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Using Bayesian Games to Address the Exploration-Exploitation Dilemma in Deep Learning Systems
A very clever solution to one of the most difficult challenges in reinforcement learning.
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Artificial intelligence(AI) agents often operate in environments with partial or incomplete information. In those settings, agents are often forced to find a balance between exploring the environment or taking actions that yield an immediate reward. The exploration-exploitation dilemma is one of the fundamental frictions in modern AI systems particularly in heterogenous, multi-agents environments. A couple of years ago, researchers from Microsoft published a paper proposing a method of Bayesian incentives to find an adequate exploration-exploitation balance in multi-agent AI systems.
The friction between exploration and exploitation is at the core of the design of heterogenous AI systems. In AI theory, the exploration-exploitation friction is often explained using the famous multi-armed bandit problem in which a fixed limited set of resources must be allocated between competing (alternative) choices in a way that maximizes their expected gain, when each choice’s properties are only partially known at the time of allocation, and may become better understood as time passes or by allocating resources to the choice. Here is a textbook example:
In a casino, a one-armed bandit is a slot machine. An n-armed bandit has n levers. A gambler can insert a coin, pull a lever and collect the winnings(if any). At any given state, the gambler must decide which lever to play on each successive coin; the one with the best payoff or the one that has not been tried yet? With one decision, the gambler will choose to maximize the reward based on its current knowledge of the environment at the risk of never finding an optimal strategy( exploring new levers) while the other strategy optimizes the long term knowledge of the environment but sacrifices immediate rewards.
In the previous problem, each machine provides a random reward from a probability distribution specific to that machine. The objective of the gambler is to maximize the sum of rewards earned through a sequence of lever pulls. The crucial tradeoff the gambler faces at each trial is between “exploitation” of the machine that has the highest expected payoff and “exploration”.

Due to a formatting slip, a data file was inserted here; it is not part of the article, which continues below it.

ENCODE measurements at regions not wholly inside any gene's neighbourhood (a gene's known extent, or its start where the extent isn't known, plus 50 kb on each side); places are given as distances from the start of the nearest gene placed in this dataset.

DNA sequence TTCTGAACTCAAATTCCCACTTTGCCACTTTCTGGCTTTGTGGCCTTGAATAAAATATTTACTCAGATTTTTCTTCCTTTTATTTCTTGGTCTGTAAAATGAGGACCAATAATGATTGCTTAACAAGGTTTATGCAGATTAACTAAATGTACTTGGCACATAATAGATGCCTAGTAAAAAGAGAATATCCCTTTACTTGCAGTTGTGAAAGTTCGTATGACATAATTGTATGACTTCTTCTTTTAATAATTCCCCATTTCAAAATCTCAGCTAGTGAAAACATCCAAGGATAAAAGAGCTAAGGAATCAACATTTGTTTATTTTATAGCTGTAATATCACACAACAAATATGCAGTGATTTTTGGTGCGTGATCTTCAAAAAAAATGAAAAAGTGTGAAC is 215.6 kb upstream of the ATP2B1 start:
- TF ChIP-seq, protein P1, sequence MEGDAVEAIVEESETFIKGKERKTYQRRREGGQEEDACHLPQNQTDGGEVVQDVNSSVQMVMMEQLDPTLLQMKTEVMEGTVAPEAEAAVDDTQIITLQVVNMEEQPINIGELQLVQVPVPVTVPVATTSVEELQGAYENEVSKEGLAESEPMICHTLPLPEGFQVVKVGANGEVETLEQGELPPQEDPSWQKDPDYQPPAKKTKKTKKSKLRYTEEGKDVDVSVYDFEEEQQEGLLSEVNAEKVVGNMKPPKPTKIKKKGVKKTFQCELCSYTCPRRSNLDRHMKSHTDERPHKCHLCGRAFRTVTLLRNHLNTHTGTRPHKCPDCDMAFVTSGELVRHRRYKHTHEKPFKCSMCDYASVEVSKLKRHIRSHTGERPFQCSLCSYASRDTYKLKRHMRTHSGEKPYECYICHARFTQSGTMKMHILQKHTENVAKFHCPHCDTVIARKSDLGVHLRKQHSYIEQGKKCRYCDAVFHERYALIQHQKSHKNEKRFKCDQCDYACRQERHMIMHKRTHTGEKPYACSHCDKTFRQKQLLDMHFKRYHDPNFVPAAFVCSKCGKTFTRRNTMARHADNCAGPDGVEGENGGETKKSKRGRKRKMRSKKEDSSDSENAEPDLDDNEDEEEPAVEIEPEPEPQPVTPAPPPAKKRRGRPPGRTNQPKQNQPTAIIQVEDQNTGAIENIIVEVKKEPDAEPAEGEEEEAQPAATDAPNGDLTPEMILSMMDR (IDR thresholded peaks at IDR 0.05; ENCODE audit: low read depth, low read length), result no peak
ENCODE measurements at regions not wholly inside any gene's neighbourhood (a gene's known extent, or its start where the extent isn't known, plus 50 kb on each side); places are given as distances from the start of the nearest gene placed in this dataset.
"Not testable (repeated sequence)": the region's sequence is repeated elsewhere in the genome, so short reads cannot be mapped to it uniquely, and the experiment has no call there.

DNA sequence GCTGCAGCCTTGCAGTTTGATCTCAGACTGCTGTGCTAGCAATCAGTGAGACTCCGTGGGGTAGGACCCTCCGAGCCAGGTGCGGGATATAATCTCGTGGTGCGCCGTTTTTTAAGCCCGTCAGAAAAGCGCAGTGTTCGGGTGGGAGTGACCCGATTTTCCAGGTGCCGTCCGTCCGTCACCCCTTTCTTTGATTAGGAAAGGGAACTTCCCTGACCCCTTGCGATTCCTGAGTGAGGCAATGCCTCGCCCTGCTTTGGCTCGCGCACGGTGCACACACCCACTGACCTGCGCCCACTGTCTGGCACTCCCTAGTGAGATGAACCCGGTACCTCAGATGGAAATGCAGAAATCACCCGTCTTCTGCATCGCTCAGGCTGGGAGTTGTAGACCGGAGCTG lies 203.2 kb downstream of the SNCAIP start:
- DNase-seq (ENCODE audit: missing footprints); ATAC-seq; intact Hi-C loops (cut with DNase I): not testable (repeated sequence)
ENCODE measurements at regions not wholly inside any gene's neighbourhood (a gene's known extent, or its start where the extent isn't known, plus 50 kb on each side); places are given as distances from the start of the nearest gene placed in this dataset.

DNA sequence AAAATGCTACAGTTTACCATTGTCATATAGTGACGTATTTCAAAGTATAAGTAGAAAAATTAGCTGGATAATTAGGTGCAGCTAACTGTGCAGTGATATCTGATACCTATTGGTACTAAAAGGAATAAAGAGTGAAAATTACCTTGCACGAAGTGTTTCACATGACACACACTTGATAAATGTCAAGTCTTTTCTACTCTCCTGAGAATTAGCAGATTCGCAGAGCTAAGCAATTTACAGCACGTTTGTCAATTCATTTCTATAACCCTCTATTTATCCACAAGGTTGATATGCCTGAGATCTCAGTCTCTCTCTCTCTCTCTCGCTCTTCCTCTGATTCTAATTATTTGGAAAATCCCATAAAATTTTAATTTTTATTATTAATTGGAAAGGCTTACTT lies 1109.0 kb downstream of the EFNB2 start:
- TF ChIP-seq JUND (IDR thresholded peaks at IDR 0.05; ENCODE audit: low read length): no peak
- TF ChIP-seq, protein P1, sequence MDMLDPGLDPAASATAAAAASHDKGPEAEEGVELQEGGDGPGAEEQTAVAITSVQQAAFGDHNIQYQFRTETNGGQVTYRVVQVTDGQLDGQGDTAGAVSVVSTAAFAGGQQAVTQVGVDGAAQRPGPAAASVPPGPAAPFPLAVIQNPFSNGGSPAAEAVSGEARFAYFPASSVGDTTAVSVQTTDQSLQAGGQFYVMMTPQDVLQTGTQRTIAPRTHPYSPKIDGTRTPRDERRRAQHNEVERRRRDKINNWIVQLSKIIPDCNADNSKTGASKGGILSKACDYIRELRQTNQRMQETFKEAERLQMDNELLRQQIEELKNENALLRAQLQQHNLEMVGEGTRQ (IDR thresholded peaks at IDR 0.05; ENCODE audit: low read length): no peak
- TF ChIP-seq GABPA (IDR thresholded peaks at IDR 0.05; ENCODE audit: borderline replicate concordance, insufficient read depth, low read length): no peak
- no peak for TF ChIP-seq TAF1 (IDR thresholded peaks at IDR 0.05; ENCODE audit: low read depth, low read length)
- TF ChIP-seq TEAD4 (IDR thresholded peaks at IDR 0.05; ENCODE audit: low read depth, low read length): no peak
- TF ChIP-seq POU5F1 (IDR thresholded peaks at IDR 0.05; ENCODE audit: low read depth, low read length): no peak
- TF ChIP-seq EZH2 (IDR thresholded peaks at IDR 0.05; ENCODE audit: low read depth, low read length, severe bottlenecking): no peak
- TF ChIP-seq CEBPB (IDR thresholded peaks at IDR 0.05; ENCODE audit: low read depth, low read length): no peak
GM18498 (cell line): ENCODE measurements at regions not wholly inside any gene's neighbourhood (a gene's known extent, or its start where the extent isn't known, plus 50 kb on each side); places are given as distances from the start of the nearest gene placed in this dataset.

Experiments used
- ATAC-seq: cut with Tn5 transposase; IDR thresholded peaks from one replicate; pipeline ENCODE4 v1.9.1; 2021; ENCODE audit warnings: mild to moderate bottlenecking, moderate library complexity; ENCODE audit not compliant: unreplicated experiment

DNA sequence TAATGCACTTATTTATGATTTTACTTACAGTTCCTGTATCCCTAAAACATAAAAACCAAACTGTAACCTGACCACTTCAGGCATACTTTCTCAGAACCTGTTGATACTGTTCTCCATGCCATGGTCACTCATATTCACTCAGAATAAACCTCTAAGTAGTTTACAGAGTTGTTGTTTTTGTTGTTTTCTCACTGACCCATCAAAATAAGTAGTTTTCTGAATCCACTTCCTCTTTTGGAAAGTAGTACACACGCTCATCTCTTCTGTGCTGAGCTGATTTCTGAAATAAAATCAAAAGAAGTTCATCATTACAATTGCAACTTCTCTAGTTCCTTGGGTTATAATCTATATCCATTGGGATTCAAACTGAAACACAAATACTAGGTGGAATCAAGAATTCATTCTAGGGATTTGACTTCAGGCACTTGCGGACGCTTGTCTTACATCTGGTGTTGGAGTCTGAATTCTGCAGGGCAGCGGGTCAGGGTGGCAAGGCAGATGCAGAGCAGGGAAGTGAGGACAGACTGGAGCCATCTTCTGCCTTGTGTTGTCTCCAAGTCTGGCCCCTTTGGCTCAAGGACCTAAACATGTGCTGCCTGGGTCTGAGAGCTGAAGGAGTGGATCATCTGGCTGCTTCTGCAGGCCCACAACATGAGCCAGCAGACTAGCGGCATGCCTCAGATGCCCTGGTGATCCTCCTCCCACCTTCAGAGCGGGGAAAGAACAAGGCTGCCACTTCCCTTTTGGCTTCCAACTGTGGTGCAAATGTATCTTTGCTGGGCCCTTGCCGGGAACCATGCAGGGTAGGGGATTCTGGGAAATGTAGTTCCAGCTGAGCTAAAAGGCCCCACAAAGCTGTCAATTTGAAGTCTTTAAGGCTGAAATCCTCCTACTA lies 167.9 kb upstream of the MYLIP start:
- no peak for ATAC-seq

The exploration-exploitation dilemma is directly related to the agents’ incentives in a specific AI environment. Information exploiters seek out the best choice given the information available to date. Information explorers on the other hand would seem willing to try a lesser known — or even unknown — option, for the sake of gathering more information. But an explorer does this at the real risk of a negative experience. Naturally, incentives in heterogenous, multi-agent AI systems are skewed in favor of exploitation as the outcomes and rewards are well known.
Another way of thinking about solving the exploration-exploitation dilemma is to naturally incentivize exploration. However, exploration incentives come with its own set of challenges. In real world AI environments, providing monetary incentives can be financially or technologically unfeasible while relying on voluntary exploration can lead to selection biases. Think about an AI system with a million agents in which each agent will be incentivized for rating a particular movie. If we use economic incentive model, let’s say paying each agent 1 cent per rating, we will quickly run out of out resources. Alternatively, if we rely on agents voluntarily rating the movies, then the ratings are likely to come only from the subset of the population that really likes that particular movie.
Information Asymmetry and Bayesian Exploration